Google+ has always been the butt of many jokes as a failed social network that refuses to die, but according to a new report from The Wall Street Journal and then an official response from Google itself, it looks like it's been home to a serious security vulnerability for three years that Google chose to not disclose to the public. The glitch was live for almost three years, according to the reports, but Google decided not to make the breach public because it feared regulation.
Now, the consumer version of Google+ is going away.
A vulnerability in the Google+ social network exposed the personal data of up to 500,000 people using the site between 2015 and March 2018, the search giant said Monday.
The enterprise version of Google+ is to continue.
Shortly after the report was published, Google announced that it would be shutting down Google+ for consumers, seven years after it was launched, citing the incident as part of the cause. "We found no evidence that any developer was aware of this bug, or abusing the API", Smith says, "and we found no evidence that any Profile data was misused".
Along with this, Google will also force app developers to provide more detailed explanations of what it intends to do with your Google Account if it's requesting access to it.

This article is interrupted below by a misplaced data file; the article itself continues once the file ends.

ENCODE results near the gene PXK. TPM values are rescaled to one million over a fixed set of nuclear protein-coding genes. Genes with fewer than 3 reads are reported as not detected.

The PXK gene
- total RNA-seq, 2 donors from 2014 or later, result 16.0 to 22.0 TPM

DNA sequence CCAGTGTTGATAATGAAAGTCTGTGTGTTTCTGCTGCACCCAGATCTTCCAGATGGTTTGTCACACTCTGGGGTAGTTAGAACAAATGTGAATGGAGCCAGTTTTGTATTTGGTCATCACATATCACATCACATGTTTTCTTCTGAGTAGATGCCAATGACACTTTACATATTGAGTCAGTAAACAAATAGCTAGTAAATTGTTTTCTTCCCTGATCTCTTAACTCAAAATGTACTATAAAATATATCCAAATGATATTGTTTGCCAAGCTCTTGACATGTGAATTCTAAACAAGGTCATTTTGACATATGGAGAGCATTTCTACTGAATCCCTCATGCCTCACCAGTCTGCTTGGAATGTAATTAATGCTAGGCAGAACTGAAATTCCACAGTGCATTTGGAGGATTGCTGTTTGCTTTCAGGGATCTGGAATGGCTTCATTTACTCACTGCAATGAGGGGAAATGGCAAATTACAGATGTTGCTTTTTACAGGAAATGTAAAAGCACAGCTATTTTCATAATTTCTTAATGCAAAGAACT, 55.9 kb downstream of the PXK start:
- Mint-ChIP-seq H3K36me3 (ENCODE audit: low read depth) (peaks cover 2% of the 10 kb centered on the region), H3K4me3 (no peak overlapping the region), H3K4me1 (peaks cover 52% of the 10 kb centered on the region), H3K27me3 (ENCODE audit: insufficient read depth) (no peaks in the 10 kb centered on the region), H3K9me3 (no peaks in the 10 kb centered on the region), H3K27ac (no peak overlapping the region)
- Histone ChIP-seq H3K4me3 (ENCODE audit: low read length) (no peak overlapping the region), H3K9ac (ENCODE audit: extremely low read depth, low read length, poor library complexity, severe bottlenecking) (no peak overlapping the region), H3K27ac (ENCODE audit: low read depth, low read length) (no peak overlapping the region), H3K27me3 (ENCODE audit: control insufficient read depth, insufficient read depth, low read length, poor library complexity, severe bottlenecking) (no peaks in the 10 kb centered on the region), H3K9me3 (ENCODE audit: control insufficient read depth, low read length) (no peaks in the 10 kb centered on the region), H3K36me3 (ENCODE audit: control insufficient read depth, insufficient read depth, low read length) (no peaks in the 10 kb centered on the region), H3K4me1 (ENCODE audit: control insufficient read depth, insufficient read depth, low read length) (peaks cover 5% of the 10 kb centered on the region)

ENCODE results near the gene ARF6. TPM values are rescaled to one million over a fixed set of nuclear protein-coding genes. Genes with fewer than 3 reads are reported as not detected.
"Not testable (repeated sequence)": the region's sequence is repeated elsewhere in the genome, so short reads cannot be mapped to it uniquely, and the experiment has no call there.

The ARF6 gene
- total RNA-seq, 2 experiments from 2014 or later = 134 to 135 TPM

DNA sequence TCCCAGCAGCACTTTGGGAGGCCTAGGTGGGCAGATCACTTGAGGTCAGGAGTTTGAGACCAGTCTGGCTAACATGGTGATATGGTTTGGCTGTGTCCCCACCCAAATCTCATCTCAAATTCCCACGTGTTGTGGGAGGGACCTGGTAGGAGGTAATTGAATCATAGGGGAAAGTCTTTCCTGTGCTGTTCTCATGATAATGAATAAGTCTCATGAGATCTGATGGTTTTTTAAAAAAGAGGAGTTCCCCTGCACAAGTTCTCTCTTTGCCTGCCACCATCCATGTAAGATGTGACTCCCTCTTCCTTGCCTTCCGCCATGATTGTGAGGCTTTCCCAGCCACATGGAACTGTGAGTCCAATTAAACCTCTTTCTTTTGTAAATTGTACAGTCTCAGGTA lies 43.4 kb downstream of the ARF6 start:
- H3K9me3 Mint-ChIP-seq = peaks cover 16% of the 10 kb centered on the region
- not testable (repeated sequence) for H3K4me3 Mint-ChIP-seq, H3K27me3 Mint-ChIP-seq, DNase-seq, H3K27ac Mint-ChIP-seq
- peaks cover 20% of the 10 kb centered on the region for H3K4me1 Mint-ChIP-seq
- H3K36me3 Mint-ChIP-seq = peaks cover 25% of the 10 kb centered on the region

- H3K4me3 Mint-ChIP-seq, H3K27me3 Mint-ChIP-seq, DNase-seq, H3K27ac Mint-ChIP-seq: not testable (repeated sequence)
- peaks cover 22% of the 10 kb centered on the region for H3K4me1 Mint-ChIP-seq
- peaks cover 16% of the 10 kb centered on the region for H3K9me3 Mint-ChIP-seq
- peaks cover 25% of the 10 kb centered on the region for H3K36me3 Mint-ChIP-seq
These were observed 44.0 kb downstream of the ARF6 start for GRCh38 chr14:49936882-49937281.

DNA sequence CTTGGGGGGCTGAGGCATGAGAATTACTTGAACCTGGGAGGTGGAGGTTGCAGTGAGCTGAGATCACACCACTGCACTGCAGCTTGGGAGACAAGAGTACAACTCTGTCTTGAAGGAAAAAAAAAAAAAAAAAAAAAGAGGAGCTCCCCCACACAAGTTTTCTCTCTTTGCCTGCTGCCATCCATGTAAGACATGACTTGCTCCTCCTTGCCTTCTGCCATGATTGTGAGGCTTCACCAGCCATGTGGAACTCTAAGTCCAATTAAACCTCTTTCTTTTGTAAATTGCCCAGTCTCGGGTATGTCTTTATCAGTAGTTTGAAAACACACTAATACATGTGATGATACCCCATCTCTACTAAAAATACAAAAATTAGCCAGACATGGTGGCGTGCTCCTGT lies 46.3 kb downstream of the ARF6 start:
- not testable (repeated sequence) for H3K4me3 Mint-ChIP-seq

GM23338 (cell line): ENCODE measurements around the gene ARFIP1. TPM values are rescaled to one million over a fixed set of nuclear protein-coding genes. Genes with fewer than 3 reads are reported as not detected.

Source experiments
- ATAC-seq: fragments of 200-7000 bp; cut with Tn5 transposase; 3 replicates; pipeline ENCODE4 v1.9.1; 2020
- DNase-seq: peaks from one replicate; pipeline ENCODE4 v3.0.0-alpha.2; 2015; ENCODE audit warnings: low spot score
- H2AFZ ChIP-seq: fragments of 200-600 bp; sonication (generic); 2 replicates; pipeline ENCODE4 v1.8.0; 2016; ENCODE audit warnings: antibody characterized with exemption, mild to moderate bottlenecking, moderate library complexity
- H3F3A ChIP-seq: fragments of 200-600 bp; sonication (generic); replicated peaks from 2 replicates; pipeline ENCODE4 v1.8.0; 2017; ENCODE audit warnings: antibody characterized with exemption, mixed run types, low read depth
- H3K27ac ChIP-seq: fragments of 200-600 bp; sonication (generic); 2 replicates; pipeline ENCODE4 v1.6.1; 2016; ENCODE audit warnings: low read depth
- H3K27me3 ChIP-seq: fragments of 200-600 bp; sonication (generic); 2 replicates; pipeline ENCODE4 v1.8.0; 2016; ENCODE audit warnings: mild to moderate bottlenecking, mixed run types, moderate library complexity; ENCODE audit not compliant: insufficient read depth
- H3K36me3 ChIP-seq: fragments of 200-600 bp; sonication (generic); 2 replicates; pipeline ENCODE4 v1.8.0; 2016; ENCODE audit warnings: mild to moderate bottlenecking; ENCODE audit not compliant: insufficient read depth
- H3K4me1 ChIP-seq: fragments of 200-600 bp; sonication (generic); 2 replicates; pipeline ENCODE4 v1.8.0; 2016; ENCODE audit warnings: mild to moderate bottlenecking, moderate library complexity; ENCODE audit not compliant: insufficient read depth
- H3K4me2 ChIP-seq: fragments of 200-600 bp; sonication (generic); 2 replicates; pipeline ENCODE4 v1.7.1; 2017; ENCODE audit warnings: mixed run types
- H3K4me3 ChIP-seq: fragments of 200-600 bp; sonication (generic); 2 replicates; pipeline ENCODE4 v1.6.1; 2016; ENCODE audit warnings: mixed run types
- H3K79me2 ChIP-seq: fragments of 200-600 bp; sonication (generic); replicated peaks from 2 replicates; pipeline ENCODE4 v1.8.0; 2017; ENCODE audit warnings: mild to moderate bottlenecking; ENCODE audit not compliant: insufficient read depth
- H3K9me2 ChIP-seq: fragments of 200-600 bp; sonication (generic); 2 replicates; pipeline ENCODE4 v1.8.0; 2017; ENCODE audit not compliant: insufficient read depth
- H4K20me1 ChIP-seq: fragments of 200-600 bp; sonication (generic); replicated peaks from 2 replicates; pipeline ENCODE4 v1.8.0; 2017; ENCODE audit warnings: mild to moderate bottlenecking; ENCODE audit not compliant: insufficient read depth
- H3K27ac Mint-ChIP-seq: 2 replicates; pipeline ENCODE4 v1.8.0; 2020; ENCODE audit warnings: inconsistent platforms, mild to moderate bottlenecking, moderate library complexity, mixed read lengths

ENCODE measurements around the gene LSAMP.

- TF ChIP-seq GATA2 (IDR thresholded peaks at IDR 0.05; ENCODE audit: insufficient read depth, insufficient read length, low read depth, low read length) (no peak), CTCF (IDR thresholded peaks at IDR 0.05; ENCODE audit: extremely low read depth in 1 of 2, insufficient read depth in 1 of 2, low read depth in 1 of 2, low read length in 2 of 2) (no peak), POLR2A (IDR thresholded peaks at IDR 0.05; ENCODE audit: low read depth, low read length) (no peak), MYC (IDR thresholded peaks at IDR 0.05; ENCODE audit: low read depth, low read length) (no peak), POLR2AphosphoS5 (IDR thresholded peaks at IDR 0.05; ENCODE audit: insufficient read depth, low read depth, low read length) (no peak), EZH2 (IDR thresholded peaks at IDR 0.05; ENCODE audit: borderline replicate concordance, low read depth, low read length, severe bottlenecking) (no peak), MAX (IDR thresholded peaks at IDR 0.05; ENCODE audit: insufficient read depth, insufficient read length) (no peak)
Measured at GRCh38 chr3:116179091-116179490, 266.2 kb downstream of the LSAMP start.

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After all the leaks, it's not surprising to know that Google will also reveal a new Chromecast dongle just like a year ago . It's not sure if Google will keep the wireless earbuds or not, but they are likely to add wired earbuds in Pixel 3 box.
Besides low usage, Google+ engagement rates are also defeating, with 90-percent of all sessions lasting for under five seconds, according to Alphabet's subsidiary. In other words, things like photos should not have been at risk.
Only an app users select as their default application for calls or texts will be able to request access to this data.
Affected data included Google+ profile information like names, email addresses, occupations, gender and age information, but no personal messages, according to the company, which added that it didn't find any evidence that any developer actually exploited the bug to access any of this information. The service will be wound down over the next 10 months, with the ultimate shut-down coming in August 2019.
The news comes as Silicon Valley companies have been increasingly scrutinized for their data collection practices. Google says that "only apps directly enhancing email functionality-such as email clients, email backup services and productivity services", will be given authorization. The API was created to only keep logs for two week periods.
And finally, for action 4, Google is going to limit how many apps are allowed to ask for phone and SMS data permissions in Google Play.
The company said that it often notifies users when there are security issues and flaws and user data is affected, but its privacy and data protection office said the bug did not meet the threshold. Over the course of this slow shutdown, they'll let you know of ways to download and migrate your data from it.